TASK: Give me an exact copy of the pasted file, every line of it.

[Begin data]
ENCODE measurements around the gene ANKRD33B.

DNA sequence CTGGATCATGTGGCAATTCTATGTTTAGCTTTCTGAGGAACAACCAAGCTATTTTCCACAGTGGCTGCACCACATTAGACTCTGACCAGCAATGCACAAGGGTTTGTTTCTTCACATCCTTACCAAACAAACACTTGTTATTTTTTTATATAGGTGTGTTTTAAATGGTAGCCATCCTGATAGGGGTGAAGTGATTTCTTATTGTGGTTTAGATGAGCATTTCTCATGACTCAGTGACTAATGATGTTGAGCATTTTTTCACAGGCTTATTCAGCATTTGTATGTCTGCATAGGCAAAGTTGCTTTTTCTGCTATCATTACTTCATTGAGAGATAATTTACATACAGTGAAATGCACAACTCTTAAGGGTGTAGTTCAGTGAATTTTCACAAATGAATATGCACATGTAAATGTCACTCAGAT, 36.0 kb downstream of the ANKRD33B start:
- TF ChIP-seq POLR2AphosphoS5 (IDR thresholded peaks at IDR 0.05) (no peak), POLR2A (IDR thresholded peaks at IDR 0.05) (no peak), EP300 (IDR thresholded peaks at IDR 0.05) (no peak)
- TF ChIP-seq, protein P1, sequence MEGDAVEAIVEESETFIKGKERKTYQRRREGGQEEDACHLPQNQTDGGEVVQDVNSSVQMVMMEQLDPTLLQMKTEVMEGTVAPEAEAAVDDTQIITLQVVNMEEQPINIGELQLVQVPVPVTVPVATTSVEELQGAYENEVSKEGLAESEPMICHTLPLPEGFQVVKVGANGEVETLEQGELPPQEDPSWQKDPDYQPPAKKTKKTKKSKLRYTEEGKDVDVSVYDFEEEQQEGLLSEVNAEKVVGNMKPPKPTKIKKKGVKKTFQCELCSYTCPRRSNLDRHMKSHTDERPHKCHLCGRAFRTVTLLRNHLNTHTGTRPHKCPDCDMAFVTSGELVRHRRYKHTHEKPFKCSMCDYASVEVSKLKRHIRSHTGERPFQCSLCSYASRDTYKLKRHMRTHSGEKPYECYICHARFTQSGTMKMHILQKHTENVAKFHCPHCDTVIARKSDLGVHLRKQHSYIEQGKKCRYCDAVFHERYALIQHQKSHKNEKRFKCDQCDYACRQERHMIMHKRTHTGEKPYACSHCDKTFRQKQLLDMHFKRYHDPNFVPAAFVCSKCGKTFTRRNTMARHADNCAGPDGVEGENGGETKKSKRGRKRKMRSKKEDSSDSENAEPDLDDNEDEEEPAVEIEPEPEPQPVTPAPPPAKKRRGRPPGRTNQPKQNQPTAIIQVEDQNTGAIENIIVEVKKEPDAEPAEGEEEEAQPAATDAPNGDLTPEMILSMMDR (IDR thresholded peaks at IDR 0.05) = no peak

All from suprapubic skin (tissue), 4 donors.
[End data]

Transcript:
ENCODE measurements around the gene ANKRD33B.

DNA sequence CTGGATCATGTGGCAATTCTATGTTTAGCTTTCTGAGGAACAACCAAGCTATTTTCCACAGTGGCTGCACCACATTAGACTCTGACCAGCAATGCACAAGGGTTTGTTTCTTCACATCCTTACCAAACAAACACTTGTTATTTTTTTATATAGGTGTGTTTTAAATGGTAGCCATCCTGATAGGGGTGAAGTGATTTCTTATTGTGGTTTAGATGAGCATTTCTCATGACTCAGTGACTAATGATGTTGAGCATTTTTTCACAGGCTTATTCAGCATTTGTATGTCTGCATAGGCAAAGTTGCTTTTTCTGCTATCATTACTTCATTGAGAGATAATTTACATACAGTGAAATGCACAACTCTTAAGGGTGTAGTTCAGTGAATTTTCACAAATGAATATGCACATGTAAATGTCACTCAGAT, 36.0 kb downstream of the ANKRD33B start:
- TF ChIP-seq POLR2AphosphoS5 (IDR thresholded peaks at IDR 0.05) (no peak), POLR2A (IDR thresholded peaks at IDR 0.05) (no peak), EP300 (IDR thresholded peaks at IDR 0.05) (no peak)
- TF ChIP-seq, protein P1, sequence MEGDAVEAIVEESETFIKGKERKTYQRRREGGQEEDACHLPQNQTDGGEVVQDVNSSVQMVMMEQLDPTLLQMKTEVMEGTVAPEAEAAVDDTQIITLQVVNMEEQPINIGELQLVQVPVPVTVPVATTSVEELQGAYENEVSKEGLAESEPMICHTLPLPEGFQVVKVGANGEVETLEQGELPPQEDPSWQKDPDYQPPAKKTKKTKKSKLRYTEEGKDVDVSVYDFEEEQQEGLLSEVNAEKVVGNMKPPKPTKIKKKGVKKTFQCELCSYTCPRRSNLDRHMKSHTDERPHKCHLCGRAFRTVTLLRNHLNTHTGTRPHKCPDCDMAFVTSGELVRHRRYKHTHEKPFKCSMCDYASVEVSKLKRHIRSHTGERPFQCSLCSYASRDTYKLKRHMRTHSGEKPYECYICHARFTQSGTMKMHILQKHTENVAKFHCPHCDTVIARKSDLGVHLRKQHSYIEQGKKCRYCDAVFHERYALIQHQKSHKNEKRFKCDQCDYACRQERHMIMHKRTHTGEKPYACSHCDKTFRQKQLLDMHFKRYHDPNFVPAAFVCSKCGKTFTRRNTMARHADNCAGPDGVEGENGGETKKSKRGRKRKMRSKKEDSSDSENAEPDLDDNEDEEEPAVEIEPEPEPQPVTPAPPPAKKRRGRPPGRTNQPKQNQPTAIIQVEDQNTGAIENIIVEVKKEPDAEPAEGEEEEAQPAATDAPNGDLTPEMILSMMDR (IDR thresholded peaks at IDR 0.05) = no peak

All from suprapubic skin (tissue), 4 donors.